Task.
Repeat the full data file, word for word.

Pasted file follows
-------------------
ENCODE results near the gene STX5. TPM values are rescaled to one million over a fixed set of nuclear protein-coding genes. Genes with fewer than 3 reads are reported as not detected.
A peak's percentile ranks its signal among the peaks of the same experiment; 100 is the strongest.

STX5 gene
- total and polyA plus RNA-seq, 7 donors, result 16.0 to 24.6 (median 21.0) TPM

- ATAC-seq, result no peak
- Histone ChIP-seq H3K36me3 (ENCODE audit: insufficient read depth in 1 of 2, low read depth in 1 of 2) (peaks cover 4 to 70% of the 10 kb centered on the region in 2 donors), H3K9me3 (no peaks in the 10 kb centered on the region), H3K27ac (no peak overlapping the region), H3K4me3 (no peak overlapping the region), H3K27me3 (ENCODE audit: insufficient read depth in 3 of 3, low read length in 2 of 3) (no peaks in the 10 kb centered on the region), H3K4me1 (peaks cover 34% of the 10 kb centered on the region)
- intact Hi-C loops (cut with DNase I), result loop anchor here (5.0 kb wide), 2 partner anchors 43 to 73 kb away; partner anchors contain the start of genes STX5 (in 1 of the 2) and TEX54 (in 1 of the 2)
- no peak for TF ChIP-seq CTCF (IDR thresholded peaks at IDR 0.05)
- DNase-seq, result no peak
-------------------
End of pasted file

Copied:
ENCODE results near the gene STX5. TPM values are rescaled to one million over a fixed set of nuclear protein-coding genes. Genes with fewer than 3 reads are reported as not detected.
A peak's percentile ranks its signal among the peaks of the same experiment; 100 is the strongest.

STX5 gene
- total and polyA plus RNA-seq, 7 donors, result 16.0 to 24.6 (median 21.0) TPM

- ATAC-seq, result no peak
- Histone ChIP-seq H3K36me3 (ENCODE audit: insufficient read depth in 1 of 2, low read depth in 1 of 2) (peaks cover 4 to 70% of the 10 kb centered on the region in 2 donors), H3K9me3 (no peaks in the 10 kb centered on the region), H3K27ac (no peak overlapping the region), H3K4me3 (no peak overlapping the region), H3K27me3 (ENCODE audit: insufficient read depth in 3 of 3, low read length in 2 of 3) (no peaks in the 10 kb centered on the region), H3K4me1 (peaks cover 34% of the 10 kb centered on the region)
- intact Hi-C loops (cut with DNase I), result loop anchor here (5.0 kb wide), 2 partner anchors 43 to 73 kb away; partner anchors contain the start of genes STX5 (in 1 of the 2) and TEX54 (in 1 of the 2)
- no peak for TF ChIP-seq CTCF (IDR thresholded peaks at IDR 0.05)
- DNase-seq, result no peak